Effective School Leadership
The elements of effective school leadership combines a variety of attributes. Although all these attributes are important, four are critical and essential in the success of a school leader. The first essential attribute is that a leader must model character by being principle-centered.
The second essential attribute is that the main role of the school leader is to be an instructional leader. The third essential attribute is to align people. Finally, the fourth essential attribute is to establish direction for the school.
These four attributes work in conjunction to promote the goal of the effective school deader: student achievement. Principle-centered An effective school leader models character by being principle-centered. Principles are guidelines for conduct that have demonstrated lasting value (Covey, 2004). Specifically, an effective leader exhibits integrity, fairness, and acts in an ethical manner. Knuth and Banks (2006) assert in their Essential Leadership Model that first and foremost, effective leadership is character dependent.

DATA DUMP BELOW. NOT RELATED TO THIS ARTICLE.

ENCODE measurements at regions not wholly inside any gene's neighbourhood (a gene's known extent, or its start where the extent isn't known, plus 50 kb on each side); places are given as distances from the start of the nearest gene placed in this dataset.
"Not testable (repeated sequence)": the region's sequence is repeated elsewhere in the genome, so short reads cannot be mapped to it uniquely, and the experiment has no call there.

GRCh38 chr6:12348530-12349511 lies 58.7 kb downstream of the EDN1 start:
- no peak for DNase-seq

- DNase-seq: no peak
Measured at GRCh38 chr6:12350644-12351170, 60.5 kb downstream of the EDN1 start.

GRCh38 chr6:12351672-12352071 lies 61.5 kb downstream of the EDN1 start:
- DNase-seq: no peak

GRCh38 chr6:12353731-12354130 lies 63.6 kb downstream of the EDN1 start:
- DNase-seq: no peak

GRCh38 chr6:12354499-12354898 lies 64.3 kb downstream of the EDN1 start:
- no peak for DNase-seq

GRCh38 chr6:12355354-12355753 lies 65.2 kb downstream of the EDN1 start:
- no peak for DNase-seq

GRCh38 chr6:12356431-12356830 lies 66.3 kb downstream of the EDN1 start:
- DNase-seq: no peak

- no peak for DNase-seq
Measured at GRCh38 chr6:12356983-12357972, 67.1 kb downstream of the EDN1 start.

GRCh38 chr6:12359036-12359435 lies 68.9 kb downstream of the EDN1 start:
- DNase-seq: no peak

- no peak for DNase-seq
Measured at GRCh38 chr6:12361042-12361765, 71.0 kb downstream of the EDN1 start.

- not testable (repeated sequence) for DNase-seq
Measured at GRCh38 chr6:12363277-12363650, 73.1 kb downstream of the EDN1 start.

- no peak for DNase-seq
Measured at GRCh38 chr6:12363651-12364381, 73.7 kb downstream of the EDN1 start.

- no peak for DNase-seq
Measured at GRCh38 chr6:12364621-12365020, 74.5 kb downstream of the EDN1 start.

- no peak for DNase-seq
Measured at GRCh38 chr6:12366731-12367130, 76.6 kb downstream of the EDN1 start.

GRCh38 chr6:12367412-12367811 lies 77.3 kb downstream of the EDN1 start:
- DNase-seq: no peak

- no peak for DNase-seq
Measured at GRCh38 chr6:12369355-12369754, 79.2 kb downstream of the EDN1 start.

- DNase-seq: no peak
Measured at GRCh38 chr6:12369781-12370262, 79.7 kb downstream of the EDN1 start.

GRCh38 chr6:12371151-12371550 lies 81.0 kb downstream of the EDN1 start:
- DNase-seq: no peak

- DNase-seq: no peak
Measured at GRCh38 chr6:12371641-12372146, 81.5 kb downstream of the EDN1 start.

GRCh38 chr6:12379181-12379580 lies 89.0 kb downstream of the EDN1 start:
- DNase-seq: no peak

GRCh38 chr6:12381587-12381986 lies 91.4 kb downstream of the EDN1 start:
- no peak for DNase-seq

They go on to explain that to be able to effectively lead schools, authentic leaders with strong character display fairness, integrity, and ethical behavior. A highly effective leader builds the character of their staff by being a role model (Mclean, 2003). A leader must develop their own voice and then be clear about their own guiding principles to effectively model the behavior they expect of others (Souses and Poster, 2008). Covey (2004) describes integrity as an interdependent reality, that each individual is treated by the same set of principles.
A leaders fulfills expectations and creates a foundation of trust. Integrity encompasses fairness and ethics. Effective leaders who have integrity function fairly and in an ethical manner. Leaders committing to these virtuous principles maintain n enduring responsibility to student success, teacher growth, and quality school environments. Ethical behavior by effective leaders includes a commitment to all students regardless of which race, gender, religious, or socioeconomic category they fall in.